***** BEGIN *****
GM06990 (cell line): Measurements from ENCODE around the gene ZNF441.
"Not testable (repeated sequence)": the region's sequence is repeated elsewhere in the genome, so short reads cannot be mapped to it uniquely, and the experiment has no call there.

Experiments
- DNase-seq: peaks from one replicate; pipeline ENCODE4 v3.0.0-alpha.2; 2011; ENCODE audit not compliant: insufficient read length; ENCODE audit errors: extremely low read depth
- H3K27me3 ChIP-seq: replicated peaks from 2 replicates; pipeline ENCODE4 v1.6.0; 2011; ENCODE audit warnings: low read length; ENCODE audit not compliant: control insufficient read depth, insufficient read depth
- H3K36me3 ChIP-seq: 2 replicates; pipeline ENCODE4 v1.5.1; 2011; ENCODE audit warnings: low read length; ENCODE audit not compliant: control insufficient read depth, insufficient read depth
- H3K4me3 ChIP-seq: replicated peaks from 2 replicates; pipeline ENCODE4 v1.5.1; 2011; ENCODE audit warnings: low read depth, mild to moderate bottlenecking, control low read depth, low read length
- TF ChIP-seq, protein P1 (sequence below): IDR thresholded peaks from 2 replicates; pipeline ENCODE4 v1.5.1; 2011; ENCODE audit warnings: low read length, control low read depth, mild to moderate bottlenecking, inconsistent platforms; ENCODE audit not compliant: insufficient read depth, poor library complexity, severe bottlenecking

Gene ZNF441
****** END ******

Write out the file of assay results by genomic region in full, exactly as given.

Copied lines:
GM06990 (cell line): Measurements from ENCODE around the gene ZNF441.
"Not testable (repeated sequence)": the region's sequence is repeated elsewhere in the genome, so short reads cannot be mapped to it uniquely, and the experiment has no call there.

Experiments
- DNase-seq: peaks from one replicate; pipeline ENCODE4 v3.0.0-alpha.2; 2011; ENCODE audit not compliant: insufficient read length; ENCODE audit errors: extremely low read depth
- H3K27me3 ChIP-seq: replicated peaks from 2 replicates; pipeline ENCODE4 v1.6.0; 2011; ENCODE audit warnings: low read length; ENCODE audit not compliant: control insufficient read depth, insufficient read depth
- H3K36me3 ChIP-seq: 2 replicates; pipeline ENCODE4 v1.5.1; 2011; ENCODE audit warnings: low read length; ENCODE audit not compliant: control insufficient read depth, insufficient read depth
- H3K4me3 ChIP-seq: replicated peaks from 2 replicates; pipeline ENCODE4 v1.5.1; 2011; ENCODE audit warnings: low read depth, mild to moderate bottlenecking, control low read depth, low read length
- TF ChIP-seq, protein P1 (sequence below): IDR thresholded peaks from 2 replicates; pipeline ENCODE4 v1.5.1; 2011; ENCODE audit warnings: low read length, control low read depth, mild to moderate bottlenecking, inconsistent platforms; ENCODE audit not compliant: insufficient read depth, poor library complexity, severe bottlenecking

Gene ZNF441